Imagine if you never learned anything new. You’d miss out on all the new technology, social media, jobs, eat the same food for years and probably bore yourself to death. Learning new skills keeps life interesting and is an unspoken requirement now. Technology changes daily and we all have to navigate new programs, systems, trends and websites.
1. Start with Your Mindset
Learning most new skills will be hard at first; you’ll definitely have a learning curve. You have to mentally prep yourself for the frustration. Prepare for feeling unsure while you work through it. You’ll feel that you’ll never understand it and progress will inch along slowly. Many people quit at that point. Instead of quitting, accept that the process will be confusing for a few days or weeks. Think of it as a temporary roadblock.When I first started freelancing, I learned new skills every week. I had to learn different terms, formats and styles of writing. I incorporate new styles of writing easily and have a good memory for learning terms. Learning new formats was the most challenging. I learned a pitch format that took me a full 2 days to understand. For 2 days I stared at my computer half frustrated and half bewildered. The first project I worked on took me extra time because I had to understand how to format it. I knew I would get it. It wasn’t impossible. It wasn’t even that technical; it was just different. Now I can write a long pitch in that format in less than 2 hours. I repeat, the first one took me 2 days. Don’t quit before the 2 day mark. After you’ve learned and incorporated it, you’ll be able to perform that skill quickly and accurately.
2. Find Examples
The easiest way for me to learn new skills is to read the requirements and then see actual examples. When I want to learn a new skill, I find someone who is good at it and pick their brain or follow instructions until I understand it. The library, Google, You Tube and any other research resources are also your friends. Find the best examples of that specific technique or skill and study them. Look at why they’re good. What do people comment on? What do critics or experts of that industry comment on when discussing your example. If you want to lean to paint landscapes, look at the masters. What techniques and material did they use? How did they approach the work? Studying excellent examples gives you plenty of insight into acquiring that skill. You’ll be nowhere near that good. The point is to have an inspiration, not something that intimidates you so much that you give up.
3. Learn the Rules
Your brain needs time to add or interpret new information. When learning a new skill, set aside a chunk of time to learn the rules, common results and practice. Every industry has a standard. Find out what it is. Imagine that you’re learning how to build model planes. Find out if there are rules that dictate each step. Look at your examples for common themes. If there is a logical order or framework, follow it. Switch up once you know the rules if you want.
4.Break Down Each Step
Look at each piece and examine how it’s put together. The better understanding you have of each part, the better you’ll perform that new skill. Discovering how something is done and why it works is an important piece for me. Most people try to tackle the whole concept at once. That’s what generally leads to frustration when learning a new skill or subject. The whole project becomes less overwhelming when working with chunks o information.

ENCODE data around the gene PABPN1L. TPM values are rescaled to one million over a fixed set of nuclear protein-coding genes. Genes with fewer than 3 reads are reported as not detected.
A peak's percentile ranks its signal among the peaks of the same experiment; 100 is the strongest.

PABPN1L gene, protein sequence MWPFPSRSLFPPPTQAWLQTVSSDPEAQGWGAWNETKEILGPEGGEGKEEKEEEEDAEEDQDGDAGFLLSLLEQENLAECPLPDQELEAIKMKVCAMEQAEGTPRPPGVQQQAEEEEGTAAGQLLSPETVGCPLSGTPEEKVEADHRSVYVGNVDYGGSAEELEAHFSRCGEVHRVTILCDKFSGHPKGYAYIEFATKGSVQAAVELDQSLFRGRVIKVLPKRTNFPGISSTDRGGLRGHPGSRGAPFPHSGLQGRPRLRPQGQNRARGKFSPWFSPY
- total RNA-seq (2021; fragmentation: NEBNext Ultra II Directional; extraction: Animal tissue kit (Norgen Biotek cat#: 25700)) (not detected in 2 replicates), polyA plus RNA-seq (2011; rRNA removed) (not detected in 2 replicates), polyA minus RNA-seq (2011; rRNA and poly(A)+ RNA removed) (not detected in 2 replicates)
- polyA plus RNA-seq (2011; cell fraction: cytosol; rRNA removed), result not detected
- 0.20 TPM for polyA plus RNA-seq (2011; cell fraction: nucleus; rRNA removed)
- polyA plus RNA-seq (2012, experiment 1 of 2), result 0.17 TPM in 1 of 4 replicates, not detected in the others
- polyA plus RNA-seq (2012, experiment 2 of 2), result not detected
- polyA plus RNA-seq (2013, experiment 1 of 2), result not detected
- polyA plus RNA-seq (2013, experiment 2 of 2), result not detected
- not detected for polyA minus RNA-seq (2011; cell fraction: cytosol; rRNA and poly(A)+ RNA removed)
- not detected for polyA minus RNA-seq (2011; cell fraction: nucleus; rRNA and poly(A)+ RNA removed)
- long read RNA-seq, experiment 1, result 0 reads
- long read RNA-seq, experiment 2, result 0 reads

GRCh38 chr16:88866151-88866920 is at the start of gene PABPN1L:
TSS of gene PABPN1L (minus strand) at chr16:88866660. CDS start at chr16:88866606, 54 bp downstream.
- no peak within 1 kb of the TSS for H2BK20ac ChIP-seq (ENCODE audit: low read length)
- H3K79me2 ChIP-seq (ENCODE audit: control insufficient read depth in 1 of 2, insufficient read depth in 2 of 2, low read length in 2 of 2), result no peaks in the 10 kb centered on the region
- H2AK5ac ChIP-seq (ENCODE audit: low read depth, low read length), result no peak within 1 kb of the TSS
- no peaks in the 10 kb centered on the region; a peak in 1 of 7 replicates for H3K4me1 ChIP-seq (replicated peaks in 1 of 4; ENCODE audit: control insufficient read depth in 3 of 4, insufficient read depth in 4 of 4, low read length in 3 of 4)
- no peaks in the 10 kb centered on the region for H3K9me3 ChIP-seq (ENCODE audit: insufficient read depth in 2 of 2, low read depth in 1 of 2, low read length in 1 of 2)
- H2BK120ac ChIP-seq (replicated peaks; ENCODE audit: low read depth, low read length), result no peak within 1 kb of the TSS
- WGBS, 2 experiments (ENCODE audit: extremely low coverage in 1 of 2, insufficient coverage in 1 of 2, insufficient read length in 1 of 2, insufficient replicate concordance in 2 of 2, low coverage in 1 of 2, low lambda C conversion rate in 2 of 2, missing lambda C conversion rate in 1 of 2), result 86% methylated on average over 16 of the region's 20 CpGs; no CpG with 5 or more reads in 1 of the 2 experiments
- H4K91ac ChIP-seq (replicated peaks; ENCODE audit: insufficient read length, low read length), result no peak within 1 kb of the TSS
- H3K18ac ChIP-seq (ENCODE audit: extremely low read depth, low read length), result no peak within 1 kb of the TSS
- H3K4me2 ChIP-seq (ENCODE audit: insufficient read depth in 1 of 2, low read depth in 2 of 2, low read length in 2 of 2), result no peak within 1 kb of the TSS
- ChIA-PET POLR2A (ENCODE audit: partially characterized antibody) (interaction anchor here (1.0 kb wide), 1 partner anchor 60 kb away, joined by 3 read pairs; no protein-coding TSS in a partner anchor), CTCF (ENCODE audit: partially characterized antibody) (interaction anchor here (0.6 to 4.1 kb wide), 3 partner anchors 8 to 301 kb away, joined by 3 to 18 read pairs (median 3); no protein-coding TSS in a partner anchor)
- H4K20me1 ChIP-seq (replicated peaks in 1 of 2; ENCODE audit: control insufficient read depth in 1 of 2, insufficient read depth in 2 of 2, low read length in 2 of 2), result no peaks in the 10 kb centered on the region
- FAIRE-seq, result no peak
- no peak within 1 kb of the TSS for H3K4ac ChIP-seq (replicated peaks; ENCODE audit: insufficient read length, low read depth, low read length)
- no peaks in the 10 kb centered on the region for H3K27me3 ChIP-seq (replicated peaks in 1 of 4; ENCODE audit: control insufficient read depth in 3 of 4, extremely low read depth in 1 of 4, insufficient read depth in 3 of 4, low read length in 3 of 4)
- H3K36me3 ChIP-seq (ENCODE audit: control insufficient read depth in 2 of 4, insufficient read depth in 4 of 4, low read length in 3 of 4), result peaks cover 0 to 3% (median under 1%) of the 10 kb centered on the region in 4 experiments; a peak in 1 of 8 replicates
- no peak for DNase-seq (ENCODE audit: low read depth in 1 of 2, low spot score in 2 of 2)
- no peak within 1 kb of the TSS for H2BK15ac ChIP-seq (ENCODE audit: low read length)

5. Get Started
Find the most important steps through research and then start. Don’t’ keep researching. 9 times out of 10 the first 3 or 4 resources you come across will be the most or least helpful. Why is that good? You’ll start to practice and realize the instruction helped or that it confuses you more. If the resources you find confuse you, try a different angle or method. You’ll figure out the least helpful elements quicker if you don’t spend time reading through 10 books that suggest the same method.
6. Know Why it Works or Doesn’t
When I learn new skills, I always need to know why something works or doesn’t. I tend to explore the opposite and find out why it doesn’t work. In the landscape painting example, studying bad paintings is just as valuable. As long as you realize they are poor quality, you can learn what not to do. Ask yourself and others why that particular painting is so bad. Where does it fail? What did the artist do or neglect to do? For me, learning what not to do is just as important as learning the right way. After I figure out the rules, best and worst practices I understand the whole skill set more.
7. Practice Makes Perfect
One you learn it, you have to practice to actually become good. I’ve never retained anything that I didn’t practice immediately after learning it.. Set up a specific time or day to practice, without exceptions.You don’t have to be the best ever. Just learn it, practice and don’t expect to be the Venus and Serena level amazing when you start out. That type of comparison will psych you out and actually get in the way. I practice until it becomes second nature. You’ve truly learned a new skill once it becomes automatic. When I no longer have to review the steps or refer to examples, I feel much more comfortable. I also save loads of time.
Now Put it Together
If you want to learn a new skill, try to break it down as much as possible and understand why. When you understand why something works, you can build on it and make it your own. Creating variations and alternatives becomes easier. Never stop learning and exploring skills that support your business or your art. You will always reap the benefits and rewards of mastering your chosen skills.
Share which new skills you’d like to learn in the comments. Are these skills for work? To help pursue your dream or just for fun? Don’t be shy. Forward this post to people who want to learn something new.